there was arguably a bubble in the housing market (Fig. 2). Moreover, and of relevance to our analysis, home prices experienced a sizable decline in real terms over the few years following that previous peak. Another common way to evaluate home price fundamentals is to compare them with the implicit rents that homeowners receive from owning their homes. Implicit rent, or owners' equivalent rent, is defined as the rent a homeowner would have to pay to rent a housing unit similar to his home, or equivalently, the rent a homeowner could receive if she rented her home to a tenant. As such, implicit rent is a return to the homeowner from owning her home, much like a dividend is a return to the stockholder from owning stock in a company. Therefore, the ratio of the owners' equivalent rent index from the consumer price index (CPI) to the OFHEO home price index is often treated as the real estate equivalent of a dividend-to-price ratio for corporate equities. A low rent-to-price ratio suggests that the return on the housing asset for homeowners is low relative to other assets that they could hold and thus is unlikely to persist. For the return to rise to a level comparable with returns on competing assets, home prices would have to fall. (See Campbell and Shiller (2001) for a discussion of this mechanism in regard to the dividend-to-price ratio for corporate equities).
Notes: The ratio is calculated by dividing the median sales price of an existing home by median family income. Median family income for 2002 is based on an estimate from the National Association of Realtors
[FIGURE 2 OMITTED]
Recently, this homeowner's dividend to-price ratio reached a historic low (Fig. 3). Even though they may not describe the current situation as a bubble, some analysts have used these same measures to argue that the rate of
home price appreciation will slow dramatically in the near future. See, for example, Hatzius (2002). The last time the ratio fell below its long-run average --the late 1980s--real home prices subsequently declined significantly (2).
Note: Shaded areas indicate periods designated as national recessions by the National Bureau of Economic Research.
[FIGURE 3 OMITTED]
3.3. The Dutch Tulipmania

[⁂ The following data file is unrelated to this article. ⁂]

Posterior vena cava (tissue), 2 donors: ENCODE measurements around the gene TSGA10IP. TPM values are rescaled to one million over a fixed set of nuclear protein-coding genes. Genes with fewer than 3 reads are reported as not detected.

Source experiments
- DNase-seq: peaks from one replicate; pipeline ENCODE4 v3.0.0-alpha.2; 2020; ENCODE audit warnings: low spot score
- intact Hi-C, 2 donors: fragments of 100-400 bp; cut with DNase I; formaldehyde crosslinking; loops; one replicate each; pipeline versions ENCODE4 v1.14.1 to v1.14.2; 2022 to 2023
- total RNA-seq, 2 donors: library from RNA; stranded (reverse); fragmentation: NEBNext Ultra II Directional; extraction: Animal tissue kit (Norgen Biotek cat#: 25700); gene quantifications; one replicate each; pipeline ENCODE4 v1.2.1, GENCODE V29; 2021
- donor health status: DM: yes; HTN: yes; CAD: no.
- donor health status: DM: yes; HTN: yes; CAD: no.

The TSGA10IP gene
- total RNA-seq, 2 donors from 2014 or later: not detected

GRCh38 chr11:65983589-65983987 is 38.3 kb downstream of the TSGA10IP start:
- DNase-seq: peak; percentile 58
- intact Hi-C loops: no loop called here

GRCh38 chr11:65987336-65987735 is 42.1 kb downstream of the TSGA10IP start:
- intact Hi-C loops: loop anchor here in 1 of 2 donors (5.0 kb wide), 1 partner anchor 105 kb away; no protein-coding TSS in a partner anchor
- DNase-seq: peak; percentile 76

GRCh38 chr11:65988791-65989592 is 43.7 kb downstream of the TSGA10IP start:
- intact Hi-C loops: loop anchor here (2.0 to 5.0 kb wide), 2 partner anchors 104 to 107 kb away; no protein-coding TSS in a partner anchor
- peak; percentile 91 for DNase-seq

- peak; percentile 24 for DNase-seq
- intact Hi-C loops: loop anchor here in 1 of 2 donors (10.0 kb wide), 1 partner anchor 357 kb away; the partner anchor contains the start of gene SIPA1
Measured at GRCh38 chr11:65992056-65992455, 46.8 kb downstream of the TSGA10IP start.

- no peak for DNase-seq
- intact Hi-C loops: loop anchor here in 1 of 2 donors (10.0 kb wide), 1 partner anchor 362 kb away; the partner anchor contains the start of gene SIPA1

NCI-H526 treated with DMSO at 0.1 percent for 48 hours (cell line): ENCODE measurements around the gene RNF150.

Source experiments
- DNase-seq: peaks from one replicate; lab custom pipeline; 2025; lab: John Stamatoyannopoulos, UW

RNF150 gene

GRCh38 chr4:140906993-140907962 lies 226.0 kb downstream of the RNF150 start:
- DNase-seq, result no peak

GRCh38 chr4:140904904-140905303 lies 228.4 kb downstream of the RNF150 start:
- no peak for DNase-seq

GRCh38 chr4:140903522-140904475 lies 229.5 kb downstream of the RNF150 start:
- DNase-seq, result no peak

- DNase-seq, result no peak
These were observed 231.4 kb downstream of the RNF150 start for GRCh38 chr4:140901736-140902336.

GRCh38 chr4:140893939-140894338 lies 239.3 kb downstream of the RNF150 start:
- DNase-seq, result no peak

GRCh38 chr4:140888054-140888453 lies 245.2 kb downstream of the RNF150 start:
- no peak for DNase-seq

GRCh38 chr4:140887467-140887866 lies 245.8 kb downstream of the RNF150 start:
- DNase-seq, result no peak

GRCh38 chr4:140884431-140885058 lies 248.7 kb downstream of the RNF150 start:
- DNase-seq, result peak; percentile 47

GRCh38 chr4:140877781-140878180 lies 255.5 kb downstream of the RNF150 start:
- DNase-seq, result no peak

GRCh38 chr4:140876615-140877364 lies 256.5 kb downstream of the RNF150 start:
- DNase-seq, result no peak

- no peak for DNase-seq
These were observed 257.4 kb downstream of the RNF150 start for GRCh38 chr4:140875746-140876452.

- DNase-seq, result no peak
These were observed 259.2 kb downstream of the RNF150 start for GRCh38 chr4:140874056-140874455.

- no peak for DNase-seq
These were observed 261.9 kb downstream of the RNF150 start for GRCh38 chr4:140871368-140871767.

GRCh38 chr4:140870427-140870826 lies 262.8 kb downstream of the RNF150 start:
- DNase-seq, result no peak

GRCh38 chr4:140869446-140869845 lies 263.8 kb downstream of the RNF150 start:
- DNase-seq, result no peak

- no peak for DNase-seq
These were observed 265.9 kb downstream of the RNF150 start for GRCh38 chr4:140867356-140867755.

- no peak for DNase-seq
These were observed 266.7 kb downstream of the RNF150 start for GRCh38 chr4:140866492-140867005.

One of the earliest examples of market mania leading to an asset price bubble occurred in Holland from 1634-37. It is often quoted as an example of how a fad or fashion for a particular commodity can hype valuations to absurd levels and how speculators neither owning nor desiring the produce itself exacerbate market fluctuations. The Dutch had a long history of trading in tulip
bulbs, but in the early 17 century the rarer varieties became prized by aristocrats and wealthy merchants in Holland and other parts of Europe. Their fashionable allure arising precisely because of their beauty, fragility and difficulty in propagation became a status symbol for the wealthy; rather like a couture dress today that might sell for tens of thousands of pounds. Rising prices through fashions demands attracted non-professionals into the tulip trade from 1634. The fact that the Dutch operated an early kind of futures market in bulbs, where trades could be made on bulbs still in the ground, encouraged speculative investment, similar to what happens today in agricultural commodities like potatoes, wheat, oranges and coffee. (See Fig. 4)
In the final stages of the mania foreign investment flooded Holland and people of all classes liquidated other assets in order to trade in tulip bulbs. True futures markets emerged in 1636 where buyers neither possessed the cash to purchase bulbs in the future, nor did the sellers possess the bulbs to deliver. Future contracts themselves were traded wildly in a frenzy of speculative gambling.